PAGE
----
It definitely hasn’t been easy. The main struggles have been continuing to pursue my passion while dealing with things in my personal life, and continuing to pursue my craft while in the troubled teen industry (where I would have no access to internet, music, most books, cameras, phones etc throughout my stay.) I overcame those by just enjoying what I could, when I could. I definitely don’t take the little things in life for granted.
I would want the world to know me as resilient, and most importantly, grateful. Some days are harder than others, but I am grateful for every single one. I’m grateful that I can do what I love every day, whether its just acting in silly Tik Toks or working on a feature film. I’m grateful that I am still here and I can tell our story for those in my Monarch family who have passed on. I’m grateful that this is just the beginning, and that I have so much more to do.

Let’s say your best friend was visiting the area and you wanted to show them the best time ever. Where would you take them? Give us a little itinerary – say it was a week long trip, where would you eat, drink, visit, hang out, etc.
Definitely I would start the day off at the Cow’s End Cafe. I used to live about a block from there and they have the best smoothies, and just overall great breakfast food. Moving on from there, it would really depend what my friend wanted to see. I think Libby, my best friend, would really enjoy just lounging around on the sunken gardens at my university. Otherwise I’d take her to Santa Monica to go to the promenade for shopping, and then probably to the beach. For lunch, (I know it its a chain I’m sorry) but I really love Cava. Realistically, she would probably want animal fries from in-n-out. For dinner, we’d probably go somewhere on Melrose so we could get dressed up (that’s half the fun) and then we’d finish by either going to bed at 8pm because were both lazy, or theoretically we could go out. If Brittany Broski and Sarah Schauer bring their VCG tour to Los Angeles, we’d definitely be watching that at Brea Improv (which, incidentally, is not on La Brea.)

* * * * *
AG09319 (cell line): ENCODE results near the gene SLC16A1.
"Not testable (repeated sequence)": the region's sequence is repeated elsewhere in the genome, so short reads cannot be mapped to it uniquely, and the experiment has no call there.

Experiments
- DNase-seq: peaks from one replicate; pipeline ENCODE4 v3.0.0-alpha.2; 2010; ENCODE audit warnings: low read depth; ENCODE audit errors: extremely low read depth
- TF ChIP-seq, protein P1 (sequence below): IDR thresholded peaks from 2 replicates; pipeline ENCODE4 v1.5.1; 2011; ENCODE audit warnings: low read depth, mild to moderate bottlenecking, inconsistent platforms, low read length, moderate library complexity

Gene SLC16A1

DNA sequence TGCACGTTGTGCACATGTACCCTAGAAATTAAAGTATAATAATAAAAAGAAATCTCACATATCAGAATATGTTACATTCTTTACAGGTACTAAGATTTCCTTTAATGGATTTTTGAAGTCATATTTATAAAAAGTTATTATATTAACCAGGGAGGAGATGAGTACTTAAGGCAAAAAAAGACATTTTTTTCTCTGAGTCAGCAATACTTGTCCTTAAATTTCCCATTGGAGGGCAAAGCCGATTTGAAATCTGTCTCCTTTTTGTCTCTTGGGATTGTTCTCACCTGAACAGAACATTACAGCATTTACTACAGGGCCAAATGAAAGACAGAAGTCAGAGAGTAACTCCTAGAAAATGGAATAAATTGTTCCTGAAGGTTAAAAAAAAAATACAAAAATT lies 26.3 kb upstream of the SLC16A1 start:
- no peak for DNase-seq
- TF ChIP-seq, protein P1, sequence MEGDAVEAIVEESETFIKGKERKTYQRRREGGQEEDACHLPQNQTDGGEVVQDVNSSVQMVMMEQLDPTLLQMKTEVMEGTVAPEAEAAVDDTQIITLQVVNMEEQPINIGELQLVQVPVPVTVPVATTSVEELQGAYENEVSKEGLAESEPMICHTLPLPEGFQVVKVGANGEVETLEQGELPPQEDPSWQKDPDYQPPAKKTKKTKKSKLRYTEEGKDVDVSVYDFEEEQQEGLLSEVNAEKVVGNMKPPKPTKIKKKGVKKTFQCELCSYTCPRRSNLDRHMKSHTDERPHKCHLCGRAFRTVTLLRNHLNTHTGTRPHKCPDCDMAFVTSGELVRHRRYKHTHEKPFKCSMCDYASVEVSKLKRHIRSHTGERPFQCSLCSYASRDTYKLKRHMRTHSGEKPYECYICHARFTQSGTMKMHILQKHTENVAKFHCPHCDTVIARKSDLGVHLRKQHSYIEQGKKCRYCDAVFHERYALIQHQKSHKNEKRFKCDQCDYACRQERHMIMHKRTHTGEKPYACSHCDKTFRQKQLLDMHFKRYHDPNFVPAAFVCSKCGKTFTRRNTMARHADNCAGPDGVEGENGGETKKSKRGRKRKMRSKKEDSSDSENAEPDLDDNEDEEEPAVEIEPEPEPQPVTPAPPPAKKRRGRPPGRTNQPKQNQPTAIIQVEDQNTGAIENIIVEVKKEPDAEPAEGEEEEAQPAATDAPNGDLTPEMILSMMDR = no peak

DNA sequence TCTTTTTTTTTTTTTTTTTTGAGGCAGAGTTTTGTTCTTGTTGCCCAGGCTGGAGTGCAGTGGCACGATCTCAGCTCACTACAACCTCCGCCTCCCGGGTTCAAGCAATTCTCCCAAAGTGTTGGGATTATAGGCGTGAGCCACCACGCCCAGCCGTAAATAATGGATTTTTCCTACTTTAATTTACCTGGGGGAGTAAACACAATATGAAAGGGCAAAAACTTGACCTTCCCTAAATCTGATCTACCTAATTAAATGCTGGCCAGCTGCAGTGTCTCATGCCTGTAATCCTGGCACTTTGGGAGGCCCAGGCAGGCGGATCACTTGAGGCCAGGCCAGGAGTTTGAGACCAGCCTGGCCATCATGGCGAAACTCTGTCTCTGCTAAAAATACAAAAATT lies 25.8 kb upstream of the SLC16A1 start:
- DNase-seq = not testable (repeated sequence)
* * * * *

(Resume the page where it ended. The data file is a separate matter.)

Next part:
The Shoutout series is all about recognizing that our success and where we are in life is at least somewhat thanks to the efforts, support, mentorship, love and encouragement of others. So is there someone that you want to dedicate your shoutout to?
I definitely want to dedicate this shoutout to my agent, Ted. He’s been there for me since before and through Covid, and he helped me keep my career up and moving even when the world around us came to a grinding halt. He’s always super responsive when I have questions or need help with auditions, and he’s just overall such a kind and well rounded person. I am forever grateful to have been given the opportunity to work with him, and I’m so excited for what we will work on together in the future.

Website: www.juliaculbert.com

Instagram: @juliaculbert

Youtube: https://www.youtube.com/channel/UC5x98peCynwyhfR5brmkT0A

Other: https://www.imdb.com/name/nm10337250/?ref_=nm_mv_close

Nominate Someone: ShoutoutLA is built on recommendations and shoutouts from the community; it’s how we uncover hidden gems, so if you or someone you know deserves recognition please let us know here.